Build Quality
Ease of Use

Get ready for a micro-review of a micro-battery. The CCELL Rizo is a super-compact micro-battery that might have been a contender if the market wasn’t spoiled for choice already. However, given that CCELL does not sell hardware direct, but only rebranded to third parties, the end consumer price is almost certain to make other options more attractive. The prices I’ve seen on the Rizo run $29.99-$39.99, a price point where it gets creamed by other batteries. Even at that, it’s not a total loss, but just not much to recommend it over other models.


  • Super compact and discrete
  • Super simple operation
  • Produces vapor
  • Looks OK


  • The rounded bottom prevents setting the cart down right-side-up
  • Only 2 temp settings
  • Button-less operation means you must rely on draw-on-demand
  • Another socket-and-nut system
  • Haptic feedback on every draw can’t be shut off – lip buzz!
  • Not worth the price range
  • CCELL can do better!

Recommendations: There has to be a way to shut off that haptic buzz on every draw. Replace it with a light, or have a way to switch the haptics off.


It Takes 5 Minutes Max to Describe the CCELL Rizo

I will have to hand it this much: the CCELL Rizo is without doubt the simplest vape battery I have ever seen. It is really devoted to the minimalist experience. Here’s the whole scoop:

First, you take this TINY USB charging cable…


Wow, normally I don’t focus on the cable, but this looks like the shortest USB cable they even make. You peel back the rubber lid on the bottom and plug it in for the charge.


There is haptic feedback and one LED on top. The LED will strobe when charging and go solid when charged. Now, because this is a socket cart battery, you get out one of the cartridge nuts from the blister-sealed pack:


And you thread it onto the bottom of a 510 standard cartridge. We’re showing it to you step by step because this review is just that thrilling and breath-taking:


One more feature to show you is the temperature control. There are no buttons on the Rizo, a fact which may impress you until you learn that it has a switch instead, a TINY one hidden under the rubber lid on the bottom. It’s right next to the USB connection, you can’t miss it. You have TWO whole, entire temperature settings, L (2.8V) and H (3.3V).


There you go. Enjoy! It’s draw-on-demand, so just keep sucking on that clogged-up cart until it clears. You know you’re doing it!


About that temperature switch, I didn’t get much action on the “L” setting and frankly, the “H” setting produces vapor good enough but is also nothing to write home about.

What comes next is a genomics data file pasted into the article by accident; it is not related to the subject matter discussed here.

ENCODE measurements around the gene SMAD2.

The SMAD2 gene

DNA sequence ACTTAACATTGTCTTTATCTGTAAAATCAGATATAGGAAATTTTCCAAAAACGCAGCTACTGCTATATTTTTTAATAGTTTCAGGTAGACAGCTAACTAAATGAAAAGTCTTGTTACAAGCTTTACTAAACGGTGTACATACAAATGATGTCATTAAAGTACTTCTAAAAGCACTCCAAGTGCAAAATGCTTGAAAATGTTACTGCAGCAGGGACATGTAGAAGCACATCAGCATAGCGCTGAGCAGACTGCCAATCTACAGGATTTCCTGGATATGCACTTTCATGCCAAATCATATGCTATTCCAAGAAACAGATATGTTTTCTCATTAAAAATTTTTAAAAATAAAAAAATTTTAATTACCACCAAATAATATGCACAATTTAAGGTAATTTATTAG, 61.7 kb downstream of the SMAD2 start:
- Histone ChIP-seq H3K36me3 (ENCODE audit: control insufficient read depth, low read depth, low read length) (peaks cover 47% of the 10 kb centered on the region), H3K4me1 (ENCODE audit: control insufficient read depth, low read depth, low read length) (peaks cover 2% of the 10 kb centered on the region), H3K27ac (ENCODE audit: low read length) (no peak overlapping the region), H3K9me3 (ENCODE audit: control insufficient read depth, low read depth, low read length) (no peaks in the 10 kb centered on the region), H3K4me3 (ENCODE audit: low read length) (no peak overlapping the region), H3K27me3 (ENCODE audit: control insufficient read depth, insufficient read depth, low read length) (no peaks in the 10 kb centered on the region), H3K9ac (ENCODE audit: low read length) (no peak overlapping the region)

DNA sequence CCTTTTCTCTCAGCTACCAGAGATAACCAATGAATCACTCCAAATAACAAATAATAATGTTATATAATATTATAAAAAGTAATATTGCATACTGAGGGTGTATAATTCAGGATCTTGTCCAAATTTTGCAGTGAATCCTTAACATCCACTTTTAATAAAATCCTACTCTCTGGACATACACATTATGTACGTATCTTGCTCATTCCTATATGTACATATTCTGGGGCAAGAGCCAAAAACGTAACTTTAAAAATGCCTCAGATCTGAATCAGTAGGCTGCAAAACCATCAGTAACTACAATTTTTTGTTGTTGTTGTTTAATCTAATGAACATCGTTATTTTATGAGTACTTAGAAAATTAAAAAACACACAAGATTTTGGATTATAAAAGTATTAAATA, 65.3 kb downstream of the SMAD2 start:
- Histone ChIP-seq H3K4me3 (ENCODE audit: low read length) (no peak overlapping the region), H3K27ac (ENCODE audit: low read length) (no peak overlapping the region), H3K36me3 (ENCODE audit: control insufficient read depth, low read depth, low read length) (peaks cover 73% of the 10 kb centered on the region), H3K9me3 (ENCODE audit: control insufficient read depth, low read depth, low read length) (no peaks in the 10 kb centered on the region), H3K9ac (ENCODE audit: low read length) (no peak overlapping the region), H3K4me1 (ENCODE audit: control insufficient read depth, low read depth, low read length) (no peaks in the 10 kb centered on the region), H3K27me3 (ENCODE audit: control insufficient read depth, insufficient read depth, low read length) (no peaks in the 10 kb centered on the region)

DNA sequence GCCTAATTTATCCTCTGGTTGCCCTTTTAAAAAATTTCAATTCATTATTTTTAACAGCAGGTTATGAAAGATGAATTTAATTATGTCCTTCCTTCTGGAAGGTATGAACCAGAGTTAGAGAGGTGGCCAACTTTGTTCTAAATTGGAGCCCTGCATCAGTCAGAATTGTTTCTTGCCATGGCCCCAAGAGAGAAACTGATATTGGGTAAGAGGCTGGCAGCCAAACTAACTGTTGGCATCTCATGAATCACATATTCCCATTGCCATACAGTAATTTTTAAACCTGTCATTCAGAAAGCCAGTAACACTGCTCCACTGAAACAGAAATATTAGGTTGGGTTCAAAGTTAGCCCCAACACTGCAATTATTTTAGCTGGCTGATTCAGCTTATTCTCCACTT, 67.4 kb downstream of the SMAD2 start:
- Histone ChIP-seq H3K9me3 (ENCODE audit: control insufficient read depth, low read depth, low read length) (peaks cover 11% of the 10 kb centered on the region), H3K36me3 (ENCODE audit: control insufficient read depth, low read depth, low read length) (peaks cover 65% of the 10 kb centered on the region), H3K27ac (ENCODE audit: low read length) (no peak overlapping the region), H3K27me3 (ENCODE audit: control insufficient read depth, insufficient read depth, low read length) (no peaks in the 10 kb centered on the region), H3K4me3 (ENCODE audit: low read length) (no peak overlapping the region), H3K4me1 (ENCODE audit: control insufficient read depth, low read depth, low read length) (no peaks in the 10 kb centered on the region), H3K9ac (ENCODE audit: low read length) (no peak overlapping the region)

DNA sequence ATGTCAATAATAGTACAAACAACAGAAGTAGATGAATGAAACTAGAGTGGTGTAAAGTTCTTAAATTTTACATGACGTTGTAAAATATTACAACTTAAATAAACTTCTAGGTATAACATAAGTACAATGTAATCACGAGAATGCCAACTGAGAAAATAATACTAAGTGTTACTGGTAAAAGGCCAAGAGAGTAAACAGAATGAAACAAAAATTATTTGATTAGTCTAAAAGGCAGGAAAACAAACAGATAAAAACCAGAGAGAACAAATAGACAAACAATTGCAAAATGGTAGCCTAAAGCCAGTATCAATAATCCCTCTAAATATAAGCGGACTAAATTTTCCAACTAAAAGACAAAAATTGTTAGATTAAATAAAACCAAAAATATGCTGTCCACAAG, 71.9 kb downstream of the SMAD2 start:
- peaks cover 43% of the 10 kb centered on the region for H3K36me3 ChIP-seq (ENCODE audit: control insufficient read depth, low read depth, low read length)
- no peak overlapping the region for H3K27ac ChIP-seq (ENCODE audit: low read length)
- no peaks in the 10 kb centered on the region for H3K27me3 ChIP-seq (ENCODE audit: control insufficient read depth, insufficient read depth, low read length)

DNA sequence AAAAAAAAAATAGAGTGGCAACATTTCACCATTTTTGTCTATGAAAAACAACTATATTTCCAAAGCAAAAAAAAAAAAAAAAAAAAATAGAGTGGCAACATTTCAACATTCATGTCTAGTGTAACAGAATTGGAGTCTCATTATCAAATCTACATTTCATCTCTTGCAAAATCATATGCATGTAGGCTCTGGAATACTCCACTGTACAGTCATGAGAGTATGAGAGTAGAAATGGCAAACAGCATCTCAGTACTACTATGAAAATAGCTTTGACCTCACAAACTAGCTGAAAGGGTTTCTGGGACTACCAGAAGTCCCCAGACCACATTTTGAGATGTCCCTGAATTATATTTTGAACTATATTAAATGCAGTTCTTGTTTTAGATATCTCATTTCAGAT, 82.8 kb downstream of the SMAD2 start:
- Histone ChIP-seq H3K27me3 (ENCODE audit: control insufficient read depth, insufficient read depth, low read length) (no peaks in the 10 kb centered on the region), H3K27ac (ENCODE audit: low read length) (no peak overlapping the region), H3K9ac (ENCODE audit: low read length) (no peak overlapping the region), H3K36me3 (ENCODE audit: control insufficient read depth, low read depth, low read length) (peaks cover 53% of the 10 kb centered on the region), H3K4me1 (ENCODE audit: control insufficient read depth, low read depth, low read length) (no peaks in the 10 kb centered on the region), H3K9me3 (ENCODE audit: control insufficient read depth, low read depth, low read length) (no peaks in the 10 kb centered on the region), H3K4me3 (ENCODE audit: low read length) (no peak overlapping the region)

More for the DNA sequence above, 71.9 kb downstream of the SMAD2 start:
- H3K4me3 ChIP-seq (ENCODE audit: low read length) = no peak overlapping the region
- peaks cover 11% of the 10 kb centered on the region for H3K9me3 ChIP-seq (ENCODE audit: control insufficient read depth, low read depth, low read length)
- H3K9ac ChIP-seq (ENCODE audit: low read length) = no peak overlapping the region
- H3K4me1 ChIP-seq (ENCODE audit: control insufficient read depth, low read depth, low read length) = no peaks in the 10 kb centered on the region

Annoying Things About the CCELL Rizo

First off, the lack of a flat surface on the bottom makes it so you can’t set the battery down with the cart right-side-up.

The temperature selection is vague and limited. I don’t know when 4 temperature settings became too much to ask. The switch on the bottom is super tiny and hard to access.

The haptic feedback kicks on every time you draw. Hope your lips aren’t ticklish, because they’re getting buzzed with every puff. What is the purpose of this? “Oh, I can’t tell if I’m inhaling – wait, my lips are vibrating! Aha, so I AM inhaling!”

With no button to fire up the heating element, you’re stuck with draw-on-demand. Which, if your cartridges get clogged up, becomes harder to activate.

There Are Just So Many Batteries Out There

Just in the CCELL line alone, we have the Silo and the Palm. Both of those are palm-sized cartridge batteries with more features and also go for a budget price. Now add to that the brand which I consider the King of Compact, Doteco, with the MGear4 and TIK10, both with an MSRP under $20 and actually managed to pack in 4 temperature settings, a button, a flat side to set it down, and more.

CCELL staff writes to inform me that in fact, the Silo and Palm are their old models and the Rizo is supposed to be their improvement. Just passing that along. Perhaps they did lots of focus market polling and this is the design that popped out of their algorithms, but I still see what batteries other users like and they seem to prefer what I prefer.

So by comparison, in my experience the CCELL Rizo is just under-performing, especially at prices I’ve seen, $39.95 at VPM and at VapeFuse, and as low as “from $29.99” at Hamilton Devices.


The CCELL Rizo Does What It’s Intended To, I Guess

It looks nice enough and its micro-size makes it compact. The extreme simplicity flattens the learning curve. The airflow is just average but produces vapor. If there were no other batteries in its range, the CCELL Rizo would start looking better. That’s about everything nice to say about it that I can think of. The Rizo is a decent battery overall, albeit with some misguided features, but the market is just flooded with batteries right now so it’s hard to see where it fills a niche.

I could still mildly recommend this as a backup battery or if you’re really desperate and find it at the cheapest possible price. For something this tiny and minimalist, they could just about hand them out in Happy Meals.

Readers, how no-frills is too no-frills for you? Why do you need such tiny batteries? Do any of you like your lips buzzed while you vape? Tune in for these and other mysteries explained in the comments below or in our hotboxed forum.



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